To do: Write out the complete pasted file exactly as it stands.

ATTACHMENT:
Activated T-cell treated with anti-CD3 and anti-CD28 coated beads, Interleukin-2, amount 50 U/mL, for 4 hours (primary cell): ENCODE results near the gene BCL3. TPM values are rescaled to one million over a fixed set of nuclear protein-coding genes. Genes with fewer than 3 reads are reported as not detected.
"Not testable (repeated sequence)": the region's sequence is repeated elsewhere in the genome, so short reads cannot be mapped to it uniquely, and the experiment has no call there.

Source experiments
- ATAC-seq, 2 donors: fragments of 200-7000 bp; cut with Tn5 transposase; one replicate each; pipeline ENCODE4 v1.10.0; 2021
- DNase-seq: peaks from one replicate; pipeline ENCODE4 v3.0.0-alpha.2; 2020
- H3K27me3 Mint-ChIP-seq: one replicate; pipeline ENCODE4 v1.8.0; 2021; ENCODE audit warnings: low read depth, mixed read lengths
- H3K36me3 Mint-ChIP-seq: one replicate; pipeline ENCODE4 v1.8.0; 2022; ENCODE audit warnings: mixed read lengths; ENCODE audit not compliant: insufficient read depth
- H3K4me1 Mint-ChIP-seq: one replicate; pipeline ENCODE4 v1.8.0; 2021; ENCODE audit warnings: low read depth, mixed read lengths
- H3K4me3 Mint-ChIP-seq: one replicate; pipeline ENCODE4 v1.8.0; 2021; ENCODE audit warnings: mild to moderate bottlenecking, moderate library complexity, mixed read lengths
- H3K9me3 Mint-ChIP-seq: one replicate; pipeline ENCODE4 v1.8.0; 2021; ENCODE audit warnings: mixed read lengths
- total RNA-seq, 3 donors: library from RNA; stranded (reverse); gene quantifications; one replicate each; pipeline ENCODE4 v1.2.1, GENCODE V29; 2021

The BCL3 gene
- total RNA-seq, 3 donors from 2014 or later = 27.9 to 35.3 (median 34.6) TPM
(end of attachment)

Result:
Activated T-cell treated with anti-CD3 and anti-CD28 coated beads, Interleukin-2, amount 50 U/mL, for 4 hours (primary cell): ENCODE results near the gene BCL3. TPM values are rescaled to one million over a fixed set of nuclear protein-coding genes. Genes with fewer than 3 reads are reported as not detected.
"Not testable (repeated sequence)": the region's sequence is repeated elsewhere in the genome, so short reads cannot be mapped to it uniquely, and the experiment has no call there.

Source experiments
- ATAC-seq, 2 donors: fragments of 200-7000 bp; cut with Tn5 transposase; one replicate each; pipeline ENCODE4 v1.10.0; 2021
- DNase-seq: peaks from one replicate; pipeline ENCODE4 v3.0.0-alpha.2; 2020
- H3K27me3 Mint-ChIP-seq: one replicate; pipeline ENCODE4 v1.8.0; 2021; ENCODE audit warnings: low read depth, mixed read lengths
- H3K36me3 Mint-ChIP-seq: one replicate; pipeline ENCODE4 v1.8.0; 2022; ENCODE audit warnings: mixed read lengths; ENCODE audit not compliant: insufficient read depth
- H3K4me1 Mint-ChIP-seq: one replicate; pipeline ENCODE4 v1.8.0; 2021; ENCODE audit warnings: low read depth, mixed read lengths
- H3K4me3 Mint-ChIP-seq: one replicate; pipeline ENCODE4 v1.8.0; 2021; ENCODE audit warnings: mild to moderate bottlenecking, moderate library complexity, mixed read lengths
- H3K9me3 Mint-ChIP-seq: one replicate; pipeline ENCODE4 v1.8.0; 2021; ENCODE audit warnings: mixed read lengths
- total RNA-seq, 3 donors: library from RNA; stranded (reverse); gene quantifications; one replicate each; pipeline ENCODE4 v1.2.1, GENCODE V29; 2021

The BCL3 gene
- total RNA-seq, 3 donors from 2014 or later = 27.9 to 35.3 (median 34.6) TPM